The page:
AMD’s New RDNA 3 Based Navi 31 Has A Relatively Small Die Size And We Know Why
The new RDNA 3 based Navi 31 from AMD has a relatively small die size, and we know why. This new architecture from AMD is optimized for performance and efficiency, and the small die size helps to keep the cost down. The Navi 31 is a high-end GPU that will be used in gaming and other high-performance applications.
We already know that AMD is working on its next-generation RDNA 3 GPUs, which are expected to be released in 2021. The company has already confirmed that RDNA 3 will offer a significant performance increase over the existing RDNA 2 architecture, and now we have some more details about the upcoming GPUs.
According to a new report, the Navi 31 GPU, which is expected to be the flagship RDNA 3 GPU, will have a die size of just 519 mm2. This is relatively small for a high-end GPU, and it’s likely due to the fact that RDNA 3 is based on a smaller process node than RDNA 2.
This is good news for AMD, as it means that RDNA 3 GPUs will be more efficient than their predecessors. They will also be cheaper to produce, which should help AMD keep prices down when the GPUs are launched.
We don’t yet know what kind of performance we can expect from Navi 31, but it’s likely that it will be significantly faster than the existing RDNA 2 GPUs. AMD is expected to announce more details about RDNA 3 at its Computex event in June, so we’ll have to wait a little longer to find out more.
What is RDNA 3?
RDNA 3 is the next generation of AMD’s RDNA architecture. It is expected to bring significant improvements in performance and power efficiency. The first RDNA 3 based GPUs are expected to be released in 2021.
RDNA 3 is based on the company’s new “Navi” architecture and is the successor to the current RDNA 2 architecture. RDNA 3 will be manufactured on the 7nm+ process and will be compatible with the new PCI-Express 4.0 standard.
RDNA 3 will bring a number of new features and improvements over the current RDNA 2 architecture. These include:
– Increased number of shader cores
– Higher clock speeds
– Improved power efficiency
– Enhanced ray tracing and compute capabilities
The increased number of shader cores and higher clock speeds will result in a significant increase in performance. The improved power efficiency will help to reduce power consumption and heat generation. The enhanced ray tracing and compute capabilities will enable more realistic and accurate graphics rendering.
AMD is expected to release the first RDNA 3 based GPUs in 2021.
Why is Navi 31’s die size small?
We know that AMD’s new RDNA 3 based Navi 31 has a relatively small die size. But why is this?
It’s all thanks to the new 7nm process that TSMC is using to manufacture Navi 31. This process is more efficient than the previous 14nm process, meaning that more transistors can be packed into a smaller area. This also means that Navi 31 uses less power than its predecessor, which is important for gaming laptops and other power-sensitive devices.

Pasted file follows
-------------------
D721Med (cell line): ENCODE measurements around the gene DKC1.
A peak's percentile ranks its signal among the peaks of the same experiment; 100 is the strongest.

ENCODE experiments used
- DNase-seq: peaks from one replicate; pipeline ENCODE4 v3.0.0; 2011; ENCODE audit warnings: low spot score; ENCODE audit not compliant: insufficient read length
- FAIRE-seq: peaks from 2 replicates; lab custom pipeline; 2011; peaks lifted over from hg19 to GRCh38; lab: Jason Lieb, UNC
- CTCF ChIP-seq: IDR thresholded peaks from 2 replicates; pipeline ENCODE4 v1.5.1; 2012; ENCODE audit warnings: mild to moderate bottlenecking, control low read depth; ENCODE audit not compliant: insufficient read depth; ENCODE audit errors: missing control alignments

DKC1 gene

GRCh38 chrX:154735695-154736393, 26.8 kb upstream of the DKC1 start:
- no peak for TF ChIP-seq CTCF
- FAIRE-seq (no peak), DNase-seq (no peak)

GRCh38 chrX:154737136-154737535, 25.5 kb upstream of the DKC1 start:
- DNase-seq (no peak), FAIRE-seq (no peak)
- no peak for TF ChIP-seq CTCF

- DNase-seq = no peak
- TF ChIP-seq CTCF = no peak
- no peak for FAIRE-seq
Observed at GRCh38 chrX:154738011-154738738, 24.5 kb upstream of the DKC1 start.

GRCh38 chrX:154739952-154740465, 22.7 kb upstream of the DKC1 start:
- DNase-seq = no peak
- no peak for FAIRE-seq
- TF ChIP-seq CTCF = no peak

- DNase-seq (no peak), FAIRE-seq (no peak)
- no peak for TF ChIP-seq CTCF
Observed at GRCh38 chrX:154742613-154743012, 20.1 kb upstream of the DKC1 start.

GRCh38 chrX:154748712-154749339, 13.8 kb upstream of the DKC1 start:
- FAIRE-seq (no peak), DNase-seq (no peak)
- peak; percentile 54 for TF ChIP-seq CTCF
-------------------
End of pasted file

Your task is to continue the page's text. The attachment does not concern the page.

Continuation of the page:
One of the key benefits of the 7nm process is that it enables AMD to increase the clock speeds of its GPUs without increasing power consumption. This is why Navi 31 is able to offer such high performance despite having a smaller die size.
So there you have it: the small die size of Navi 31 is due to the new 7nm manufacturing process, which enables higher clock speeds and lower power consumption.
How does this impact performance?
We recently got our first look at AMD’s new RDNA 3 based Navi 31 GPU and it looks like it has a relatively small die size. This is likely due to the fact that it is based on the same 7nm process as the previous RDNA 2 based Navi 21 GPU. However, there are some key differences that should result in better performance.
For one, Navi 31 features a new compute unit (CU) design that is said to be up to 30% more efficient than the one used on Navi 21. This means that Navi 31 can pack more compute units (CUs) into the same die size, which should result in better performance.
Another key difference is that Navi 31 uses a new memory controller that supports both GDDR6 and HBM2 memory. This will allow Navi 31 to offer better performance than Navi 21, which is limited to GDDR6 memory.
Finally, Navi 31 will also feature a new I/O controller that supports PCIe 4.0. This will allow Navi 31 to offer double the bandwidth of Navi 21, which is still limited to PCIe 3.0.
All of these improvements should result in better performance from Navi 31. However, we will have to wait for more details and actual benchmarks to see how much of a performance increase we can expect.
As we have seen, the new RDNA 3 based Navi 31 has a relatively small die size. This is likely due to the fact that it is using the new RDNA 3 architecture, which is more efficient than the older GCN architecture. This means that AMD can pack more transistors into a smaller area, resulting in a smaller die size.